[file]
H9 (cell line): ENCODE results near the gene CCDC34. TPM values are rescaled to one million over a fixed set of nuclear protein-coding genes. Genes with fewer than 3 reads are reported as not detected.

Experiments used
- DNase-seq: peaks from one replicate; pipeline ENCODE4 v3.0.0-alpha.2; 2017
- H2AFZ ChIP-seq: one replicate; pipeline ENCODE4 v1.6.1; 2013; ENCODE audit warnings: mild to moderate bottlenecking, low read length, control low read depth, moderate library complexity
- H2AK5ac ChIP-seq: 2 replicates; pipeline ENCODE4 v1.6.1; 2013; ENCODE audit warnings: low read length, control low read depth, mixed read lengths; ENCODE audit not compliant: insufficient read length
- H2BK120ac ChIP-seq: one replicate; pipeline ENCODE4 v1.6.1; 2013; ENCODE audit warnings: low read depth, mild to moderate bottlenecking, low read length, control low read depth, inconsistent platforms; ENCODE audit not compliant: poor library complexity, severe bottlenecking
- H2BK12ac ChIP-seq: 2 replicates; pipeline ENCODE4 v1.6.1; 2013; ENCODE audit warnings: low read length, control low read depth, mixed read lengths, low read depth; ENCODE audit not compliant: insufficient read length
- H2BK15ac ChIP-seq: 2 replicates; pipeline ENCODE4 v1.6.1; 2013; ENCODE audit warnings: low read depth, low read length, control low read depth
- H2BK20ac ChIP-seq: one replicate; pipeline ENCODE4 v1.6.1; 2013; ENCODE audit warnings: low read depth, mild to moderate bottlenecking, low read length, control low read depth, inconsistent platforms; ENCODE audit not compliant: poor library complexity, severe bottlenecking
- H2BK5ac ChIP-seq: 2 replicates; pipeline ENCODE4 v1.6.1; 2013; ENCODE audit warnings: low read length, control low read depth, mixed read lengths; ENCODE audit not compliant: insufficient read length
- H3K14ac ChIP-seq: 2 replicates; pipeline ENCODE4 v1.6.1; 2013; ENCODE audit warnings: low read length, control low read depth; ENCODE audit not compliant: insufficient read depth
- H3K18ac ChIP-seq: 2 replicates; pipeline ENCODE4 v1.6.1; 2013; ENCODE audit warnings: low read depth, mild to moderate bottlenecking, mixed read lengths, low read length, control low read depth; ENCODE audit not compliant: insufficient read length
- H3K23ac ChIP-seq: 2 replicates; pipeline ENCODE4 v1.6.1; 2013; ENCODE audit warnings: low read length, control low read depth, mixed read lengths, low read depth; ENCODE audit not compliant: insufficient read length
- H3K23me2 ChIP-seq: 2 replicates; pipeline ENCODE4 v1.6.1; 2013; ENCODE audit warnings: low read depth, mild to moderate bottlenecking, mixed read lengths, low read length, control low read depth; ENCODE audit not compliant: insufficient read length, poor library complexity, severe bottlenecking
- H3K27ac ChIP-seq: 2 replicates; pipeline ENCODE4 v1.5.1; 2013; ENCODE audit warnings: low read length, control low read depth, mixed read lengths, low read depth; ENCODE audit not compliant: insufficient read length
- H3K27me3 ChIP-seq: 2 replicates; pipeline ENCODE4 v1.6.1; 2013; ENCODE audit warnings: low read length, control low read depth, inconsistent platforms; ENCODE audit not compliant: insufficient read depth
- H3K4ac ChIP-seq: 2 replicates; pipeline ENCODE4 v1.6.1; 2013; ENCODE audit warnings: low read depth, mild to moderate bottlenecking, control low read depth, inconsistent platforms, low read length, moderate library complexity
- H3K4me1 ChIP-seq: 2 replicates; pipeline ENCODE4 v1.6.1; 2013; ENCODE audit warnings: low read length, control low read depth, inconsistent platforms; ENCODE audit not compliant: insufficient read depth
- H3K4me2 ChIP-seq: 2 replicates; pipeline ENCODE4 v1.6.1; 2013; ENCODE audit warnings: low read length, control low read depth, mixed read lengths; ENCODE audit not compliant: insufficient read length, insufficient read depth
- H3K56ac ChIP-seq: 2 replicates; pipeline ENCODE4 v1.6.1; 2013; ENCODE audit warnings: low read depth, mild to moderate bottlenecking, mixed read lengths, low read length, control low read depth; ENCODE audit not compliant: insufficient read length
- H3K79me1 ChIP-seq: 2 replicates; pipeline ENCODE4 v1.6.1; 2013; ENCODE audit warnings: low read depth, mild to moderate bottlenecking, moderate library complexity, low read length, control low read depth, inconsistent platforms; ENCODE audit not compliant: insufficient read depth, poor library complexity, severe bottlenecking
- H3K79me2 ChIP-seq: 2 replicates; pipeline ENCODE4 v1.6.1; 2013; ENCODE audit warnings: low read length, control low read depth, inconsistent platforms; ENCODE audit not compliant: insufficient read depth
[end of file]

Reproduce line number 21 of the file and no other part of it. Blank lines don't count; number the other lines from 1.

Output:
- H3K79me1 ChIP-seq: 2 replicates; pipeline ENCODE4 v1.6.1; 2013; ENCODE audit warnings: low read depth, mild to moderate bottlenecking, moderate library complexity, low read length, control low read depth, inconsistent platforms; ENCODE audit not compliant: insufficient read depth, poor library complexity, severe bottlenecking